Life isn't often rosy for the residents of Coronation Street but, in a particularly harrowing storyline, one of the soap's characters is experiencing the kind of horrific exploitation and abuse that, sadly, many children and young people go through every day.
Viewers have expressed their shock at the hard-hitting plot which sees 16-year-old Bethany groomed and sexually exploited by Nathan, a man in his 30s, and writers on the show have revealed that they engaged in 'heated' debate about whether the issue should be tackled in the popular ITV soap.
As actress Lucy Fallon - who plays schoolgirl Bethany - says, it makes for unsettling viewing, so much so that she hasn't been able to watch herself in any scenes with co-star Chris Harper.
But the programme makers Granada were right to tackle such a difficult subject. It's an extremely serious but little-discussed issue and a light should be shone on it.
This kind of grooming, exploitation and abuse goes on under people's noses every day so it's vital that parents and carers, as well as teachers and other professionals, are able to spot the warning signs so children and young people can be protected.
Protecting your children
Barnardo's is leading the fight against child sexual exploitation and last year we supported almost 2,500 young people, parents and carers across the UK who have been affected, although the true number of victims is likely to be much higher. We have released guidance so people know what to look out for if they're concerned children may be being targeted by sex abusers.
In Coronation Street, Nathan - aided by his female accomplice Mel - showers naïve schoolgirl Bethany with attention and gifts and plies her with alcohol, manipulating her into sleeping with him.
The teenager regards Nathan as her boyfriend and Mel as her friend but they have sinister plans for her. In one chilling scene recently, Nathan calls a friend to say he is going to get a return on his "investment", implying he plans to widen his exploitation of Bethany to include other men. And this week Bethany feels awkward when she turns up to a party at which all the other guests, bar Mel, are men.
This reflects our own experience working with victims of child sexual exploitation in our 40 specialist services across the UK. Abusers convince young people - both girls and boys - that they are in a loving relationship and use the trust they've built up to coerce them into sex with them or with others.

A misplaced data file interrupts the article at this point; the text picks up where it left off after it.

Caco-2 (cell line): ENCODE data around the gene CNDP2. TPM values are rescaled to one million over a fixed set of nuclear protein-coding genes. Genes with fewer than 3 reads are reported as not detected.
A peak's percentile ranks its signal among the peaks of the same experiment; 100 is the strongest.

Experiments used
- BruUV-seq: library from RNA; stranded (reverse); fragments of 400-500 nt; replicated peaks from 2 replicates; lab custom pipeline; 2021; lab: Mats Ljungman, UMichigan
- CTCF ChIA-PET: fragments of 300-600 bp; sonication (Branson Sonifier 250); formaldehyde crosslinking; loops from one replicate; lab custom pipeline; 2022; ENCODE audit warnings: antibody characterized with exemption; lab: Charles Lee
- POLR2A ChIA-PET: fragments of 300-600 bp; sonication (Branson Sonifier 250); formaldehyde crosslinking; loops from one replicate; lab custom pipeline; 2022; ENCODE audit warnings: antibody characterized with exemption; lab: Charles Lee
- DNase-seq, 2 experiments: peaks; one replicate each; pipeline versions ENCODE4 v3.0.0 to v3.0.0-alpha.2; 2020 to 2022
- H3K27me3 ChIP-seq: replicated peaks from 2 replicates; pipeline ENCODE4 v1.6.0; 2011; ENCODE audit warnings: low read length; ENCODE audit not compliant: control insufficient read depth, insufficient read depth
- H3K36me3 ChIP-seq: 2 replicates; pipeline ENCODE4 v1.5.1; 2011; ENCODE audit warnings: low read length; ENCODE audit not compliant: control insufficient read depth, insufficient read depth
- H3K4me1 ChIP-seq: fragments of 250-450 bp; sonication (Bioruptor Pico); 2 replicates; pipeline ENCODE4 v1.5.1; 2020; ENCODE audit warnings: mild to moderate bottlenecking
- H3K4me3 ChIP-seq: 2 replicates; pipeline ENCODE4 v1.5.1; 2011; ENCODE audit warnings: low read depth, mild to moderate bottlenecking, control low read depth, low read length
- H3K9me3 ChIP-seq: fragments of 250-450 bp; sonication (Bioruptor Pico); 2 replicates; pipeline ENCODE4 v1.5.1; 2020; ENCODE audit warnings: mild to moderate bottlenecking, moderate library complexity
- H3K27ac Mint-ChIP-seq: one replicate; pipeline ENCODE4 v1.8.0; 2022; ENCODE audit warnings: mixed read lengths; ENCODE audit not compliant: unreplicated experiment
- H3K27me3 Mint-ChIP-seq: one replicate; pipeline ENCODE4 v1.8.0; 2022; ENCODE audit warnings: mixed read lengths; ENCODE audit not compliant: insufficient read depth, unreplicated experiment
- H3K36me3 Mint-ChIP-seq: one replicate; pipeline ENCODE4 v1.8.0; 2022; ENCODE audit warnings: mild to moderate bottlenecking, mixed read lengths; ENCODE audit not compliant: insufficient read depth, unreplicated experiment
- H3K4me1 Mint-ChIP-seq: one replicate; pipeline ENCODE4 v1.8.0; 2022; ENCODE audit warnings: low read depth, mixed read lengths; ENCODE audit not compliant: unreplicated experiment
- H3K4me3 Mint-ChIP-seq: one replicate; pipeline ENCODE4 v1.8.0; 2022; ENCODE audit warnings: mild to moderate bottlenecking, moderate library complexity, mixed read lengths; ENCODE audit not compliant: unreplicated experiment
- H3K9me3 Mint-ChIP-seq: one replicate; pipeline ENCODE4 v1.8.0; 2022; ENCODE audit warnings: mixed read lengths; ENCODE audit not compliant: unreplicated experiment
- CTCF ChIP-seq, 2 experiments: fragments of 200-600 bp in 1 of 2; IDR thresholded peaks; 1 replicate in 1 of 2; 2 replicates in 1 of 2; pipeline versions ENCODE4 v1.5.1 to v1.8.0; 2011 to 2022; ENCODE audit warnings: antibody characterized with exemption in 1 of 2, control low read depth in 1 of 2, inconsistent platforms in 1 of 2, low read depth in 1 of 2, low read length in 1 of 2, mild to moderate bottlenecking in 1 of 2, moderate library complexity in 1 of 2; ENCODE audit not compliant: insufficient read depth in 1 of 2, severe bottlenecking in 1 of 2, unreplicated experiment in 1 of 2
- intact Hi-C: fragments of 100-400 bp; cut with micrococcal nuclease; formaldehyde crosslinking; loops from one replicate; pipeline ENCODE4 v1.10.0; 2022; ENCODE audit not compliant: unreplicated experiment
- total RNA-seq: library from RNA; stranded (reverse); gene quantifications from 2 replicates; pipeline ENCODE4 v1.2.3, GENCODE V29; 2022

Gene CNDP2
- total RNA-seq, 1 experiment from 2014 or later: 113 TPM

Like Bethany, the young victims of this crime mistakenly think these abusers care for them. But 'gifts' of alcohol and mobile phones can be used to control and manipulate them into doing things they don't want to do.
Men and women from all cultural groups, ethnicities and religions are sexually exploiting children of different backgrounds in their thousands so it's absolutely critical that as many people as possible are aware of the signs of grooming so we can prevent abuse.
I've seen first-hand how children's lives can be ruined and families torn apart by this unimaginable abuse, and how specially-trained Barnardo's staff help young people who have experienced high levels of trauma and distress piece their lives back together.
Signs of sexual exploitation
Parents need to be on the lookout for signs of sexual exploitation. Having an older boyfriend or girlfriend, having new possessions that cannot be explained, going missing for periods of time, regularly coming home late or playing truant from school could be indicators that a child is being exploited.
Mood swings or changes in emotional wellbeing, drug and alcohol misuse, spending a lot of time in their bedroom and becoming unusually secretive - particularly around the use of handheld devices like mobiles - or suffering from sexually transmitted infections should also ring alarm bells.
Parents can take steps to keep their children safe by staying alert to behavioural changes or physical signs of abuse like bruising, monitoring late nights out and any unexplained belongings and being wary of their child's older friends or relationships where they see a power imbalance.
Children also need to be given the knowledge they need to protect themselves. The government's commitment to ensuring all children have lessons on sex and healthy relationships will help them recognise the danger signs and better understand how to keep themselves safe.
That's why I was thrilled when, following our campaign, the government announced last week it would make age-appropriate sex and relationship education compulsory for all children in England. This will help them grow up understanding consent and healthy relationships and respecting themselves and each other.
It would also mean they will be taught about online and offline risks and how to spot the signs of grooming, providing them with the skills and resilience they need to keep themselves safe from sexual violence, sexual bullying and harmful sexual content online.
Bethany's story is a stark reminder that children and young people all over the country need the support Barnardo's offers. It's brave programming by Coronation Street's creators and could protect children from abuse and exploitation.Suggest a correction